This is a list of questions I’ve seen Youtubers answering. It seemed like fun, and I can always use more
excuses opportunities to talk about books, so here we are. I tried to keep this limited to fiction and mostly succeeded.
1. Best book you’ve read so far this year
I’ve reread some excellent books, but if I had to pick a new one, it might have to be A Good Girl’s Guide to Murder by Holly Jackson. It’s one I can’t recommend as wholeheartedly as I would like due to content issues (language, discussions of some characters’ ill-advised relationships…), and that’s truly a shame because it’s excellent.
The main character, Pip, decides to use her senior project to reexamine a murder case that rocked her town five years ago. She doesn’t think the person blamed did it and wants to share her doubt with others. But her investigation gets her in deeper than she bargained for.
I couldn’t put it down. Most of what happens is research and conversations, yet the book is so well-plotted and paced that I spent two nights going, “I DON’T NEED SLEEP I NEED ANSWERS.”
It also has one of the best romances I’ve ever read in YA fiction. It’s appropriately slow paced but really adorable, and it never once took center stage away from the mystery.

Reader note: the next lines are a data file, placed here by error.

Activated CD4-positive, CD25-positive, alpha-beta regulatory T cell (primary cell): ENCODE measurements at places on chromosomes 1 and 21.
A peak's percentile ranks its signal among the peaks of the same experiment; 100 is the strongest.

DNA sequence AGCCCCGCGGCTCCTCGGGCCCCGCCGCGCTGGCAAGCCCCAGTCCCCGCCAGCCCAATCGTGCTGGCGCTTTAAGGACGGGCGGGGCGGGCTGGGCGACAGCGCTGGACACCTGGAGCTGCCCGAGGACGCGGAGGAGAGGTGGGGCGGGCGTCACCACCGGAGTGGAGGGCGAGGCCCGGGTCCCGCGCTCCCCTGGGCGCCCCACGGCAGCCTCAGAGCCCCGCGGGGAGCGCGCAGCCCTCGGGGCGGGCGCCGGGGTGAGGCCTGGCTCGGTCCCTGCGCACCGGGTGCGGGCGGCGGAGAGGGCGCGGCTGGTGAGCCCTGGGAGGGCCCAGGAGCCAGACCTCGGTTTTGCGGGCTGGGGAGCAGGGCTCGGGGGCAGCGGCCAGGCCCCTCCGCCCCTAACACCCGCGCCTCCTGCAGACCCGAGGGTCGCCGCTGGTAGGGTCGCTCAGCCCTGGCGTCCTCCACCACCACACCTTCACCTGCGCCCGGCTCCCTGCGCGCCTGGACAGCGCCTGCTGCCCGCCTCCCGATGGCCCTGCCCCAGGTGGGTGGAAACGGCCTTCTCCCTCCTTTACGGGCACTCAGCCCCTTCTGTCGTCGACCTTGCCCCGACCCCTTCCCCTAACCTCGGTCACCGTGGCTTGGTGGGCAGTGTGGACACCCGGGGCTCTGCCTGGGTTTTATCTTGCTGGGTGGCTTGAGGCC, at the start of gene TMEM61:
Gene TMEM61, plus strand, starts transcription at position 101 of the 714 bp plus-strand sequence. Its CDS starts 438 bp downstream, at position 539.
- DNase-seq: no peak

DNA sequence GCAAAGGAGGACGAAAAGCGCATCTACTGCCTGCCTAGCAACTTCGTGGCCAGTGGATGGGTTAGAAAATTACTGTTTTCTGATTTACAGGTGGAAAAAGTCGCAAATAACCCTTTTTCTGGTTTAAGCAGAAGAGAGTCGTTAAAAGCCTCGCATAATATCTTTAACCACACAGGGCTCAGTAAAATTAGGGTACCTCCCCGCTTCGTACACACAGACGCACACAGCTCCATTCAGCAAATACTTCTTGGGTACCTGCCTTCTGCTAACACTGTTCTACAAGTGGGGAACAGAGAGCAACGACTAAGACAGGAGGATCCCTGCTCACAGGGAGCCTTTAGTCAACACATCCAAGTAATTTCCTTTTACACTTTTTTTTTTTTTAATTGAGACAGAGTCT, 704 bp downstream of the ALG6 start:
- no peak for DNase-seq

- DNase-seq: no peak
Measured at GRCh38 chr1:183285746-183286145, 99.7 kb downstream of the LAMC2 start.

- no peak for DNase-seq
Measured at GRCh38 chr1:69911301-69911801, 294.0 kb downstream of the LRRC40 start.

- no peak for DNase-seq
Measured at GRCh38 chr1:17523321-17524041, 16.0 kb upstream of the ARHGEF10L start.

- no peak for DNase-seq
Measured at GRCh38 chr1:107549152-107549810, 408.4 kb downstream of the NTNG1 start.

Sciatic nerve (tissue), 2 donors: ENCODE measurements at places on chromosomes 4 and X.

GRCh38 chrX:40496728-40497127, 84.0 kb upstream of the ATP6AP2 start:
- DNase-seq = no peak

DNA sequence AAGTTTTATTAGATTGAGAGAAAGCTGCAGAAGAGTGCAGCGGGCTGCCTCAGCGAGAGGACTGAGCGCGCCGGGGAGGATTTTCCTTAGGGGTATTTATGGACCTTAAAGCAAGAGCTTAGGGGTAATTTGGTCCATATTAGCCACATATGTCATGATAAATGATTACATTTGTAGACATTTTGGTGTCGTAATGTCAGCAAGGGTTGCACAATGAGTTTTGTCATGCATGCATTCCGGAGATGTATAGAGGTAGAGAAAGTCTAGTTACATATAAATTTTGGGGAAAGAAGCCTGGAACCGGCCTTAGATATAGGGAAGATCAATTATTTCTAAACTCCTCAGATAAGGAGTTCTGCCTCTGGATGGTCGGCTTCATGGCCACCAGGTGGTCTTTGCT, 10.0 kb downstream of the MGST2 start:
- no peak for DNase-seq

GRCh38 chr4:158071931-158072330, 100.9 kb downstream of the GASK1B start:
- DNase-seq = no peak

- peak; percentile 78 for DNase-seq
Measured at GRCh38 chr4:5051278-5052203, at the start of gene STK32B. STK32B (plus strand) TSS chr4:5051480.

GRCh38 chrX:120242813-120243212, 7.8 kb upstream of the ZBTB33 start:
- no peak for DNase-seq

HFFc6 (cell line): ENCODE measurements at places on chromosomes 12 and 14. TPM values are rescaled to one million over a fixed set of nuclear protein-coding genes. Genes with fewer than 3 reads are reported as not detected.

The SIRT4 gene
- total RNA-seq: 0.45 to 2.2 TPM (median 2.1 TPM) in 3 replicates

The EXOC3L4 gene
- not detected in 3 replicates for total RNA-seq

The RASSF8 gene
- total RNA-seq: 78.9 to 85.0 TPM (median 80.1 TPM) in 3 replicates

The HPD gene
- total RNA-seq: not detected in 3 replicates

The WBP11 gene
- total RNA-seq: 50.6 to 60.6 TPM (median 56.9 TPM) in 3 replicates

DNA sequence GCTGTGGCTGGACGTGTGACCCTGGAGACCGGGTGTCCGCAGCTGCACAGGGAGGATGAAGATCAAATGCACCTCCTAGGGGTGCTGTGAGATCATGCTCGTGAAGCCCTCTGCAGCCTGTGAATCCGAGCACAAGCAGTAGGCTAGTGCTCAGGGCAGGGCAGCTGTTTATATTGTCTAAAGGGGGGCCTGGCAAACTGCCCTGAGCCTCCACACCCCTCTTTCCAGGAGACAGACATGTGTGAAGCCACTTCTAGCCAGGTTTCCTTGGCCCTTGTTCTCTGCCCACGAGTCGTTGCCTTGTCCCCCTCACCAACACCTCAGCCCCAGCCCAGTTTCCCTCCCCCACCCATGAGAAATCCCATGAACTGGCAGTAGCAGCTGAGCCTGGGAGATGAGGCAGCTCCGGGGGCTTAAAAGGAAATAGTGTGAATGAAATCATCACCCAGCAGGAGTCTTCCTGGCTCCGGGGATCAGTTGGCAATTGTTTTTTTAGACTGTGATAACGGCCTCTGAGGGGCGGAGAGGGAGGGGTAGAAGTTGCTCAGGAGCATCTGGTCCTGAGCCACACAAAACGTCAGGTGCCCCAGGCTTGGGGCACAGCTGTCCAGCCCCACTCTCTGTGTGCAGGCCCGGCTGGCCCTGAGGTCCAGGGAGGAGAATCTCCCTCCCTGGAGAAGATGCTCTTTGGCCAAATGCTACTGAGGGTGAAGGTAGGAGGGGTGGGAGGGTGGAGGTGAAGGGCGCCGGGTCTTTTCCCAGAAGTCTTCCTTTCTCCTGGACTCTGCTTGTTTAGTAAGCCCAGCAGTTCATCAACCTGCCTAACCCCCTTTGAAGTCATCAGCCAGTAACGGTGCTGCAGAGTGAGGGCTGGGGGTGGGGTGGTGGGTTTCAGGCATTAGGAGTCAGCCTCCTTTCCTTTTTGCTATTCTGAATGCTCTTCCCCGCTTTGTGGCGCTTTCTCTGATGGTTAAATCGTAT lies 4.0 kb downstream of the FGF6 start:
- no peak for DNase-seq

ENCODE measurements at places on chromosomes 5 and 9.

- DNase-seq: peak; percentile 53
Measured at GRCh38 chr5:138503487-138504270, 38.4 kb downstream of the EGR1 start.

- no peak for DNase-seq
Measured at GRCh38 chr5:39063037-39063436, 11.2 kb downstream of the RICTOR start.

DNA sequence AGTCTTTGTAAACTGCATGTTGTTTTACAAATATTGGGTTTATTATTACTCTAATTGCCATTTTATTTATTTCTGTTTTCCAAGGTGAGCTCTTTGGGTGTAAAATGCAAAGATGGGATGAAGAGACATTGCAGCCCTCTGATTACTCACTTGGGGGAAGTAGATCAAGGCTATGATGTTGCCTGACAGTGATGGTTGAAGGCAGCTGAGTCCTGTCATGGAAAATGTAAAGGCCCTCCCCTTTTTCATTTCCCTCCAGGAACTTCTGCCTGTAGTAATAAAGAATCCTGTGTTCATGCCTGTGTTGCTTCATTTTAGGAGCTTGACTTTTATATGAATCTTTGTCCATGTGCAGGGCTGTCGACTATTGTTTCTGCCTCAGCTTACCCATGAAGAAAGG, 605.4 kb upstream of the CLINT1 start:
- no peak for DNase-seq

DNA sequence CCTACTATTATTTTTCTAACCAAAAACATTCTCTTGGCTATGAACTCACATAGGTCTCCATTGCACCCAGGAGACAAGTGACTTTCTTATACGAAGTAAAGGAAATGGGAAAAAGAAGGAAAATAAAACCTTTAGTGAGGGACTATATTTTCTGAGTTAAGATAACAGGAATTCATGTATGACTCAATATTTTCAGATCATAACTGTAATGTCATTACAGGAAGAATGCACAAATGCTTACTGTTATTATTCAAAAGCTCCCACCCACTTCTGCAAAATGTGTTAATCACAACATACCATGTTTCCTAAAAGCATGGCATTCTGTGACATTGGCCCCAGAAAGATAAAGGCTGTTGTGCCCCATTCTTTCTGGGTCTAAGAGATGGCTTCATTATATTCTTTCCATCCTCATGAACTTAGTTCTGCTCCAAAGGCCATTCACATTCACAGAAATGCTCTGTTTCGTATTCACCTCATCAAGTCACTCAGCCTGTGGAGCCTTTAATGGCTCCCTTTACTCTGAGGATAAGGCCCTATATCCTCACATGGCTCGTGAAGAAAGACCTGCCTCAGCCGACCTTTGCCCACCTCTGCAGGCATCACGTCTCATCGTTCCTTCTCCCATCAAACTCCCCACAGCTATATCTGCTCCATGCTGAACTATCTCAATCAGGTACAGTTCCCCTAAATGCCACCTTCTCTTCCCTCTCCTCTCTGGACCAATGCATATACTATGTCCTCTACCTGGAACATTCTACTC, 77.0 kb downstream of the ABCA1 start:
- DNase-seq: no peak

It’s such a great book. I so wish it were a little more appropriate so I could go around telling everyone they should read it.
2. Best sequel you’ve read so far this year
I shall give this slot to The Unicorn Whisperer by Dana Simpson. It’s the tenth volume in the Phoebe and Her Unicorn series of comics. They are cute, clever, and funny, and I recommend them.
3. New release you haven’t read yet but want to
I currently have a hold on After Dark: Poems About Nocturnal Animals by David Harrison, illustrated by Stephanie Laberis. The library’s copy is on order, but I should get it first when it arrives.
4. Most anticipated release for the second half of 2020
The Devil and the Dark Water by Stuart Turton. I loved his debut, The 7-1/2 Deaths of Evelyn Hardcastle. From skimming a few reviews (carefully; I don’t want spoilers), it seems people are finding this new one different by equally fascinating. It’s scheduled to be released in October. I’m trying to temper my excitement in case the book can’t live up to my expectations, but I really want it to be great.
5. Biggest disappointment
The Watchmaker of Filigree Street by Natasha Pulley.
It started out so well. The main character meets a man who can see the future, kind of. He can see possibilities, but he doesn’t know for sure which ones will happen. Using his ability, he manipulated his life so he would meet the best friend he could see in the future at just the right time.
I LOVE that concept. This character was a morally gray one in intriguing ways. I enjoyed the style, which was slow-paced in a way I really like sometimes.
Unfortunately, by the end, the plot had taken a variety of turns I didn’t like at all. It was frustrating. I was very sad I didn’t end up loving this book the way I wanted to.
6. Biggest surprise
That would be One Came Home by Amy Timberlake. I didn’t realize what kind of story I was getting into and probably wouldn’t have picked up the book if I had, so I was surprised by how much I liked it.